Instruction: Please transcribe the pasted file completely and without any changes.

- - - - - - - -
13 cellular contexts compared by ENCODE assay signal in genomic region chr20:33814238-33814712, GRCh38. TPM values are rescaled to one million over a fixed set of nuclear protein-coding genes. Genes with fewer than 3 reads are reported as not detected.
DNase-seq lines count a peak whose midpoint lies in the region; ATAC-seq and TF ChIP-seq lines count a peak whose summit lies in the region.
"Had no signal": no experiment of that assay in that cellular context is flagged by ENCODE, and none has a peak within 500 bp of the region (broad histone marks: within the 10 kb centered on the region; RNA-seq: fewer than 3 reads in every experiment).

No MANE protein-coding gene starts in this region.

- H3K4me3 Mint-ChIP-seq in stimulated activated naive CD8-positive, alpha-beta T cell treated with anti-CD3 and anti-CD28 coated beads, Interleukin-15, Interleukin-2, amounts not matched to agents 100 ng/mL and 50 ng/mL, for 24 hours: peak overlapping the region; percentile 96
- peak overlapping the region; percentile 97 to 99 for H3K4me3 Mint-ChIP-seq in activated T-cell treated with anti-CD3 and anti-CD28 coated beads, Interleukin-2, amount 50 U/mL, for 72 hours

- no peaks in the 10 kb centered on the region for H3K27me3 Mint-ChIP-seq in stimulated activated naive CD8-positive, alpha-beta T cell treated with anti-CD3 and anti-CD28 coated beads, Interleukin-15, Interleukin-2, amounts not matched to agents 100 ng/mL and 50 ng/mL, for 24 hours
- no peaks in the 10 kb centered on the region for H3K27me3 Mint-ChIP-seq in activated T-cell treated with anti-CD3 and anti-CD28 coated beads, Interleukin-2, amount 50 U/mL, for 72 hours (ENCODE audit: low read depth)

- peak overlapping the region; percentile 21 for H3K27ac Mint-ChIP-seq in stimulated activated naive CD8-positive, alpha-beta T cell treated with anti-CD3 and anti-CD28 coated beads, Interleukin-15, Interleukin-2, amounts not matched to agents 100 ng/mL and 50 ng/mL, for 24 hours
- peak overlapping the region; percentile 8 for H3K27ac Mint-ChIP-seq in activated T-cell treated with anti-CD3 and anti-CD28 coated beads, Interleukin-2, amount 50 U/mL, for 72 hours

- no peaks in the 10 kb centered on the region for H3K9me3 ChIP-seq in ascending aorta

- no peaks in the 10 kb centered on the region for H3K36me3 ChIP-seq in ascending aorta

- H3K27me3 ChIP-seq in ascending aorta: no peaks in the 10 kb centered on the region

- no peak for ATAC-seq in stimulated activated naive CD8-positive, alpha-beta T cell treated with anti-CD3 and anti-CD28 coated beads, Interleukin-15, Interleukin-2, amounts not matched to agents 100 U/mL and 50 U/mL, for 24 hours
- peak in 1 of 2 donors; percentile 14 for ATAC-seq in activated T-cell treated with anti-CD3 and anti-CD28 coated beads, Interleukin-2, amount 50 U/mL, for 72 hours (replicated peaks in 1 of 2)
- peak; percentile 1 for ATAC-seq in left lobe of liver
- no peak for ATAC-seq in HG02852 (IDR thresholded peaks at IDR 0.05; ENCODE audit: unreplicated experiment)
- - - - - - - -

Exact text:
13 cellular contexts compared by ENCODE assay signal in genomic region chr20:33814238-33814712, GRCh38. TPM values are rescaled to one million over a fixed set of nuclear protein-coding genes. Genes with fewer than 3 reads are reported as not detected.
DNase-seq lines count a peak whose midpoint lies in the region; ATAC-seq and TF ChIP-seq lines count a peak whose summit lies in the region.
"Had no signal": no experiment of that assay in that cellular context is flagged by ENCODE, and none has a peak within 500 bp of the region (broad histone marks: within the 10 kb centered on the region; RNA-seq: fewer than 3 reads in every experiment).

No MANE protein-coding gene starts in this region.

- H3K4me3 Mint-ChIP-seq in stimulated activated naive CD8-positive, alpha-beta T cell treated with anti-CD3 and anti-CD28 coated beads, Interleukin-15, Interleukin-2, amounts not matched to agents 100 ng/mL and 50 ng/mL, for 24 hours: peak overlapping the region; percentile 96
- peak overlapping the region; percentile 97 to 99 for H3K4me3 Mint-ChIP-seq in activated T-cell treated with anti-CD3 and anti-CD28 coated beads, Interleukin-2, amount 50 U/mL, for 72 hours

- no peaks in the 10 kb centered on the region for H3K27me3 Mint-ChIP-seq in stimulated activated naive CD8-positive, alpha-beta T cell treated with anti-CD3 and anti-CD28 coated beads, Interleukin-15, Interleukin-2, amounts not matched to agents 100 ng/mL and 50 ng/mL, for 24 hours
- no peaks in the 10 kb centered on the region for H3K27me3 Mint-ChIP-seq in activated T-cell treated with anti-CD3 and anti-CD28 coated beads, Interleukin-2, amount 50 U/mL, for 72 hours (ENCODE audit: low read depth)

- peak overlapping the region; percentile 21 for H3K27ac Mint-ChIP-seq in stimulated activated naive CD8-positive, alpha-beta T cell treated with anti-CD3 and anti-CD28 coated beads, Interleukin-15, Interleukin-2, amounts not matched to agents 100 ng/mL and 50 ng/mL, for 24 hours
- peak overlapping the region; percentile 8 for H3K27ac Mint-ChIP-seq in activated T-cell treated with anti-CD3 and anti-CD28 coated beads, Interleukin-2, amount 50 U/mL, for 72 hours

- no peaks in the 10 kb centered on the region for H3K9me3 ChIP-seq in ascending aorta

- no peaks in the 10 kb centered on the region for H3K36me3 ChIP-seq in ascending aorta

- H3K27me3 ChIP-seq in ascending aorta: no peaks in the 10 kb centered on the region

- no peak for ATAC-seq in stimulated activated naive CD8-positive, alpha-beta T cell treated with anti-CD3 and anti-CD28 coated beads, Interleukin-15, Interleukin-2, amounts not matched to agents 100 U/mL and 50 U/mL, for 24 hours
- peak in 1 of 2 donors; percentile 14 for ATAC-seq in activated T-cell treated with anti-CD3 and anti-CD28 coated beads, Interleukin-2, amount 50 U/mL, for 72 hours (replicated peaks in 1 of 2)
- peak; percentile 1 for ATAC-seq in left lobe of liver
- no peak for ATAC-seq in HG02852 (IDR thresholded peaks at IDR 0.05; ENCODE audit: unreplicated experiment)